Empathy is your friend here, and empathy in UX is critical. The ability to put yourself in the customers shoes should be intrinsic to anyone wanted to practise UX.
With that in mind, think how you would feel if you suddenly lost access to a service on which you, perhaps, rely heavily. Especially if the reason for non-payment is due to personal ...
I think it depends on the button:
If the button is too obvious as the button to close a modal window I
don't think it's necessary.
If the button is to clarify an immediate operation it can be
useful. In fact this page has tooltips on all its buttons:
When you have too much content and little space, you should categorize your content and make a separate page for each content category. Besides, you need knowledge of an information architect. you can start card sorting or alternative options and categorize your content based on users minds.
Trust has multiple dimensions and can be built through familiar interaction patterns, effective writing, and branding. Frameworks are only one dimension.
What interaction frameworks (and patterns) are your users more likely to be exposed to?
An interaction framework is used both to save development resources, but from the users point of view, ...
How to name a page? Here's a technique to try:
Ask yourself two questions: (1) Why are we making users do these things? (2) Why are they all on the same screen?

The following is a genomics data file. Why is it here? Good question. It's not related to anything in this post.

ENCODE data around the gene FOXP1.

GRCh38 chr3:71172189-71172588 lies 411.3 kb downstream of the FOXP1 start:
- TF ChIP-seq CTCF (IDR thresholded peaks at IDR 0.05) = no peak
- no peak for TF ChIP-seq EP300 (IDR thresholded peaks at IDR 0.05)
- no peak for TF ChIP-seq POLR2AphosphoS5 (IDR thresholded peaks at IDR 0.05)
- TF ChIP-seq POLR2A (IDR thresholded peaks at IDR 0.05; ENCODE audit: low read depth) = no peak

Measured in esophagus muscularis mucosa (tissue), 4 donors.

Answer the questions aloud. Talk to one of your colleagues about it. Ask them the same questions. Get conversational. Say a lot about it. Jot down the significant words you use in your answers. ...
Consider marking only the files that need user attention.
Having icons for the good, bad, and indifferent can clutter up the report and make it hard for the user to find the information that is important to them.
If files that are good or not required do not need any user action, they may not need an icon. That would draw more attention to the bad files (...
My suggestion would be to place the button underneath the list of variants and add the variants downwards. For indication i placed a small label on the new variant to make it easy to differentiate but keep the list scan-able. I also placed a "delete"-icon on the variant because the user might want to remove an variant, you could also add an "edit" or "move"-...
If the website may be used in mobile, tooltips may not be a good solution since most are initiated by some kind of hover.
If the information can be conveyed after the button is clicked, perhaps a toast notification could help. This provides an immediate notification upon interaction which will likely satisfy the user, but be passive enough to ignore if so ...